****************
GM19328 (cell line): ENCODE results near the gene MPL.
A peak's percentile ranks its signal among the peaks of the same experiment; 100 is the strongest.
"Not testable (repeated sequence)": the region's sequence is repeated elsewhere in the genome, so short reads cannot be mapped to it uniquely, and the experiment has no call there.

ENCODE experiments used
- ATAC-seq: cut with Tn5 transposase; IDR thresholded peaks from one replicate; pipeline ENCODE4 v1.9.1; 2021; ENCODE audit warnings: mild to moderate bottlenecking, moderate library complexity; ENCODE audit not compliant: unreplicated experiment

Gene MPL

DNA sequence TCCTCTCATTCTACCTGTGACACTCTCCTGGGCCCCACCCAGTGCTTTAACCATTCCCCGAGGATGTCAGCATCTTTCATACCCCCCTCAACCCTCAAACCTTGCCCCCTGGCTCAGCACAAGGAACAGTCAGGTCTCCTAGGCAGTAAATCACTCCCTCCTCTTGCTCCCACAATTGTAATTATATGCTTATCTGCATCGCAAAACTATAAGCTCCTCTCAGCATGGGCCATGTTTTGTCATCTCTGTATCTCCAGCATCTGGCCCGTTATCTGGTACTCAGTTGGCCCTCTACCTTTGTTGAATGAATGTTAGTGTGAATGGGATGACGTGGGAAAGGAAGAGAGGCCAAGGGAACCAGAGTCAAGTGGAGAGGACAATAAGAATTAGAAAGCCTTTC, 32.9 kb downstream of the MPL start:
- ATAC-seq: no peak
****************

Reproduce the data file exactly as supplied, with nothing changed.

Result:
GM19328 (cell line): ENCODE results near the gene MPL.
A peak's percentile ranks its signal among the peaks of the same experiment; 100 is the strongest.
"Not testable (repeated sequence)": the region's sequence is repeated elsewhere in the genome, so short reads cannot be mapped to it uniquely, and the experiment has no call there.

ENCODE experiments used
- ATAC-seq: cut with Tn5 transposase; IDR thresholded peaks from one replicate; pipeline ENCODE4 v1.9.1; 2021; ENCODE audit warnings: mild to moderate bottlenecking, moderate library complexity; ENCODE audit not compliant: unreplicated experiment

Gene MPL

DNA sequence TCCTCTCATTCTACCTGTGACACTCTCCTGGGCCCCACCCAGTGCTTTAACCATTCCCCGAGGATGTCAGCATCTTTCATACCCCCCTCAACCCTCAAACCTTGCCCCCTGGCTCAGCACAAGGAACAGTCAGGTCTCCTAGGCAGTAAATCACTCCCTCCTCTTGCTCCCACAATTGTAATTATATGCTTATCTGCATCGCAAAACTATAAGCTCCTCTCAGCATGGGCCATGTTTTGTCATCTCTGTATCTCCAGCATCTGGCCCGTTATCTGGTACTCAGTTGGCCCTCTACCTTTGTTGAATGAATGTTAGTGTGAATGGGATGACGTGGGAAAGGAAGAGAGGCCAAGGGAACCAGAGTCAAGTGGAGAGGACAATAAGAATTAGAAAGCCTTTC, 32.9 kb downstream of the MPL start:
- ATAC-seq: no peak